Traders might need treatment for whiplash following a week that saw natural gas cash and futures markets march mostly higher the first three days of the week on a widespread heatwave, only to retreat mightily on Thursday and Friday on mixed forecasts that the heat might dissipate.

NGI's National Spot Gas Average for the week ending June 12 still managed to post a hefty gain, as it added 30 cents from the previous week to $2.57.

July natural gas futures were in a similar predicament during the week, and on Friday traded within a narrow range before closing the day's regular session at $2.750, down 7.5 cents from Thursday's finish, but 16 cents higher than the previous Friday's close at $2.590.

Back in the physical market, all of NGI's regional averages saw gains of 20 cents or more, with the largest gains coming from areas most affected by the heatwave. The Northeast Region added 50 cents to average $2.09, and California jumped 28 cents to average $2.87.

The Rocky Mountains added 27 cents to average $2.56, and the rest of the country added 20 to 23 cents.

One non-factor on the fundamentals side was the Thursday morning storage report, which for the first time in a couple of weeks actually came in close to most industry expectations. The Energy Information Administration reported that 111 Bcf was injected into underground stores for the week ending June 5.

Breaking down the implications of Thursday's storage report, analysts at Tudor, Pickering, Holt & Co. (TPH) said the build was "a touch better" than the 113 Bcf expectations, and "much better" than the prior week's 132 Bcf on "essentially the same weather, which highlights how volatile shoulder season power-gen demand can be."

TPH said 111 Bcf is still a record injection for the week but on a weather adjusted basis indicates a reasonable 2 Bcf/d implied oversupply. "Current week's weather and eight- to 14-day forecast are both looking warmer than normal so expecting a nice near-term power-gen demand uptick and sub-100 Bcf injections over the next couple of weeks," TPH said, adding that the market is heading into summer with storage levels 2%, or 44 Bcf above normal.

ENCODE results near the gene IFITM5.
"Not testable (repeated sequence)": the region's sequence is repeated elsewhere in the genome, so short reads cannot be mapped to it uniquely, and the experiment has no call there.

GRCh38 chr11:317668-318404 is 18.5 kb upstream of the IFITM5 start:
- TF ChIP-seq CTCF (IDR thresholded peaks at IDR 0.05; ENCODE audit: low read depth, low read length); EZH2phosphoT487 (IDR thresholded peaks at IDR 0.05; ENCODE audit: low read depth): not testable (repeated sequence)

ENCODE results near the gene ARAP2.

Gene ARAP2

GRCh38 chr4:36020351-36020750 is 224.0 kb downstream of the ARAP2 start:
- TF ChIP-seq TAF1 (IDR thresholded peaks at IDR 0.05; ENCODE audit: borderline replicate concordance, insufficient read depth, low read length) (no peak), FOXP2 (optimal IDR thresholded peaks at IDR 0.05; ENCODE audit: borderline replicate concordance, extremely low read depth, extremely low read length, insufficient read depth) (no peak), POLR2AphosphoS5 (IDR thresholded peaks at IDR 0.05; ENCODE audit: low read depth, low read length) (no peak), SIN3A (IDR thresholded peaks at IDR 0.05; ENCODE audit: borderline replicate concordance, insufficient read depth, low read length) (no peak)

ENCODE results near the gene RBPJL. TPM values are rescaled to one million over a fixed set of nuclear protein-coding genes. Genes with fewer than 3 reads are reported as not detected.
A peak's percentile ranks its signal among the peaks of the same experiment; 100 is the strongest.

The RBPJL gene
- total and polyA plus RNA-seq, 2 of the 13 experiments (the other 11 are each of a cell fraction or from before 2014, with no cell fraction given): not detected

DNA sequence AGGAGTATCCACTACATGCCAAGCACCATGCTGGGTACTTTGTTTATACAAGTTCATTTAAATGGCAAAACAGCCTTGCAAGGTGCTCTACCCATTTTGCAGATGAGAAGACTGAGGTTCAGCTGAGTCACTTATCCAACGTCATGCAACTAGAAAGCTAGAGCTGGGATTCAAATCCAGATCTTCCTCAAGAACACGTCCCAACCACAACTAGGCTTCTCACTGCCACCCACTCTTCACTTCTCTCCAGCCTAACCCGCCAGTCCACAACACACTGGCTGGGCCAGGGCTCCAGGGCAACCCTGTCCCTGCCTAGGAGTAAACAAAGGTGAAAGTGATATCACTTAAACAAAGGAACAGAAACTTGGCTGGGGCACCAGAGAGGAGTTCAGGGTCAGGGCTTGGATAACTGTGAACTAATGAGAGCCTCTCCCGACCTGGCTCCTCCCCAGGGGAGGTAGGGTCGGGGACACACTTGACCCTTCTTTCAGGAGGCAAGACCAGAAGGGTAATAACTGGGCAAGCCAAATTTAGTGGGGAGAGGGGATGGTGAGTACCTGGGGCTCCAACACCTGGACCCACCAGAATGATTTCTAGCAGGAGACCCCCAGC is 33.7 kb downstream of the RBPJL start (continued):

Citi Futures' Tim Evans said it appears that the natural gas futures market is consolidating in negative territory on end-of-the-week book squaring, with a modestly cooler temperature outlook than a day ago subtracting some air-conditioning demand from the fundamental equation. "We continue to view the 111 Bcf net injection into DOE natural gas storage for the week ended June 5 as having been constructive, confirming an improvement on the prior week's 132 Bcf refill," Evans said. It was still more than the 89 Bcf five-year average however, so still moderately bearish on a seasonally adjusted basis. 

Days after the Energy Information Administration announced that it was raising its 2015 natural gas price forecast for the first time in months, a move that surprised some observers (see Daily GPIJune 9), Fitch Ratings said it was revising its assumptions lower yet again. Due to "increasing efficiencies and price pressure related to the U.S. shale boom," Fitch's price assumptions for the long-term Henry Hub natural gas price were revised down to $3.75/Mcf. The move reflects "increasingly efficient U.S. shale production, and tepid demand relative to the boost in supply," the ratings agency said.

After a couple of weeks of storage report estimate misfires from natural gas analysts and traders, they finally got one right Thursday morning as news of a 111 Bcf injection into inventories was nearly spot on with the industry consensus ahead of the report.

With no real surprise for the first time in a number of Thursdays, natural gas futures traders yawned. The July contract, which was hovering around $2.880 just ahead of the 10:30 a.m. EDT report, stayed right in the same vicinity in the minutes that followed. Just 10 minutes following the report, the prompt-month contract was trading at $2.860, down 3.1 cents from Wednesday's regular session finish.